The FDA wants condom packages to warn that condoms are less effective at stopping some sexually transmitted diseases, such as herpes and human papilloma virus, than others.
The agency also wants packaging to advise that condoms that use a common spermicidal lubricant should not be used by people at risk of catching HIV.
In proposed rules posted on its Web site, the Food and Drug Administration said the changes to male condom labels would provide people with more precise information on how well condoms work. They would apply to latex condoms, which make up about 98 percent of the market; rules for other condoms are forthcoming.
The FDA would not insist condom manufacturers use FDA-provided language, but they would have to include the information in some form on their packages.
"More accurate information about the risks and benefits of condom use with respect to STD transmission can lead to better choices by individuals who seek to protect themselves against these infections and potentially to reduced transfer of STDs," the FDA said.
Condom packages now generally note they are effective in reducing the chance of pregnancy and getting an STD, particularly HIV, from intercourse.
Under the proposed rules, condom packages would say that they are thought to be less effective against certain STDs, including herpes and human papilloma virus, because those diseases can be transmitted through skin-to-skin contact in places not covered by a condom. However, studies have shown condom use does reduce the chances of a person suffering from some of the worst effects of human papilloma virus, or HPV, which include genital warts and cervical cancer.
In addition, packages of condoms that use nonoxynol-9, which kills sperm, would come with a recommendation that they should not be used by people at risk of catching HIV, the virus that causes AIDS. The spermicide can irritate the vagina or rectum, leading to a greater chance that HIV can be transmitted from an infected partner.
Packages of condoms with nonoxynol-9 already include a statement noting the extent of the chemical's effectiveness in decreasing the risk of pregnancy beyond that of the condom itself is uncertain.
The FDA considered, and discarded, suggestions to include social or public health-related advice on condom packages, the agency said.
Some activists had worried the FDA would propose far greater changes to current guidelines and exaggerate the failure rate of condoms in accordance with the wishes of some social conservatives. But that didn't happen.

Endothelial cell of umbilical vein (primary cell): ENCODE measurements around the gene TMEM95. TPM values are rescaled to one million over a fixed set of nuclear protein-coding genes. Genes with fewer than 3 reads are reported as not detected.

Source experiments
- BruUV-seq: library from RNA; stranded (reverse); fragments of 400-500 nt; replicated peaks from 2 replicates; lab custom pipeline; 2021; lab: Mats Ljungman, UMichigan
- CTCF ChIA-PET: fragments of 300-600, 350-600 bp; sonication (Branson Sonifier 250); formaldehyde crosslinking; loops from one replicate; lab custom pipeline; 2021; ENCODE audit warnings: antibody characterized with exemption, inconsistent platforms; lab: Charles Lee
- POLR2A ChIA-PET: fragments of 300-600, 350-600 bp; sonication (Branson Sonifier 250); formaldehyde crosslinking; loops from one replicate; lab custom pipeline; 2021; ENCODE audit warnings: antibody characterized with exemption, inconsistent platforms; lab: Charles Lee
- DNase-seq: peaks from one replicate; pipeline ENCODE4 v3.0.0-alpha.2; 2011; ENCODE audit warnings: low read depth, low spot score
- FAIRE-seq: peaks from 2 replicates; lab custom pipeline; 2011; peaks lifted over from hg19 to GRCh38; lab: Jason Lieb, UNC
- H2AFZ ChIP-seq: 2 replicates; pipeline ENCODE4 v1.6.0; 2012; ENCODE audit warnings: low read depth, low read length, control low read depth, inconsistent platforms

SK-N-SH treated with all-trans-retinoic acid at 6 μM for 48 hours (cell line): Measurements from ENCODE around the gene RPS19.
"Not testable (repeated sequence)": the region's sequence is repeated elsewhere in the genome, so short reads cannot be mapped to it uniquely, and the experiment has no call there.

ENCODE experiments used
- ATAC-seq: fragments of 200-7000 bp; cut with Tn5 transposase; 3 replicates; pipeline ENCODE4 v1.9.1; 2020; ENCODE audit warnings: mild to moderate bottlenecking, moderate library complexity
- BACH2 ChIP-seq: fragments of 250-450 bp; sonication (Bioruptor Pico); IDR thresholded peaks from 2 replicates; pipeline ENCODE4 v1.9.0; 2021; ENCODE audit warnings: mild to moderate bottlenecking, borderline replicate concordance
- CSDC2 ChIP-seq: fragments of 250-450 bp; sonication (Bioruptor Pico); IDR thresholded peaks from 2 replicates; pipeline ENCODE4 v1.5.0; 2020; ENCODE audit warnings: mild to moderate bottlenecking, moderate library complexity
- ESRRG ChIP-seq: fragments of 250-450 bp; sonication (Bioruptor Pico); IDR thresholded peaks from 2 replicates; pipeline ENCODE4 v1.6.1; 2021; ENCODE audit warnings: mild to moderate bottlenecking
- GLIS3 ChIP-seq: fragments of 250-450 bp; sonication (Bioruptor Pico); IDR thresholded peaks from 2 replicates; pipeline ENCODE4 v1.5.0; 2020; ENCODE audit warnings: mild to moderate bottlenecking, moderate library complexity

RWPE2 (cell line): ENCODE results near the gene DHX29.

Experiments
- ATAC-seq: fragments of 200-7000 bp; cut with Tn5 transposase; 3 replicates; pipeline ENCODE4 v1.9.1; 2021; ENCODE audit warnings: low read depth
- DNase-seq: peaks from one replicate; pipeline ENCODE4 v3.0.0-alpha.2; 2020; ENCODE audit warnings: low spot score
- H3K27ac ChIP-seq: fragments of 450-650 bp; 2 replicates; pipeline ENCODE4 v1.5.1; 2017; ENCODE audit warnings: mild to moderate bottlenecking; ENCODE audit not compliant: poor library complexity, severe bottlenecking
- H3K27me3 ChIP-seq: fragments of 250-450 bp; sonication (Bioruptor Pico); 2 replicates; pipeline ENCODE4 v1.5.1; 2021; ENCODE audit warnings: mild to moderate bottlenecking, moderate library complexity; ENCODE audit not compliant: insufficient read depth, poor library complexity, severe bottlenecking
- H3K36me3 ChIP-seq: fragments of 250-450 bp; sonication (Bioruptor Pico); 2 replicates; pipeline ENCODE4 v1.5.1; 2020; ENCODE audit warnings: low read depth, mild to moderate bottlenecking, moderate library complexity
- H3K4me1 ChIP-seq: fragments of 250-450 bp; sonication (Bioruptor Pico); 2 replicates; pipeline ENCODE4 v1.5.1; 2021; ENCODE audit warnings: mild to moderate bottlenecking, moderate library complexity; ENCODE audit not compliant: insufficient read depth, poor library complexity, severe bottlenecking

"I would hope that the clarifying language marks the start of a real commitment to educating the American public about the importance of condom use, and public health programs to help people use them correctly and consistently," said Julie Davids, executive director, of the Community HIV/AIDS Mobilization Project. She commended FDA "for sticking to sound public health rather than scare tactics."
The FDA said the financial impact on manufacturers to change their labels would be minimal. A spokeswoman for the Trojan brand of condoms said the company was reviewing the guidelines but declined to discuss them further.
The proposed rules are the result of a review mandated by Congress in 2000. Sen. Tom Coburn, R-Okla., said the proposed language falls far short.
"While I am encouraged that the FDA finally has recognized the inaccurate claims about contraceptives containing nonoxynol-9 and the exaggerated claims of condom protection against sexually transmitted diseases, the agency continues to promote inconclusive assurances that put women unknowingly at risk for cervical cancer, or worse," he said.
Coburn, a physician, dismissed the notion that condoms protect against cervical cancer as speculation, saying there wasn't enough science to prove it.
"The FDA should stop playing political games with the health and lives of Americans and immediately comply with the law by ensuring only medically accurate information that is irrefutable on condom labels," he said.
When latex condoms are used every time and put on early enough, they reduce chances of pregnancy over a one-year period to 3 percent, compared with 85 percent without birth control. Likewise, condoms cut risk of HIV infection by about 80 percent, to less than a 1 percent chance of infection per year.
According to the National Institutes of Health, condoms are impermeable to the smallest viruses and only break or slip off 1 percent to 2 percent of the time. But surveys show people don't always use them properly or consistently. Roughly 12 million Americans each year contract an STD.
Once published in the Federal Register — expected in the coming days — the rules will be open to 90 days of public comment.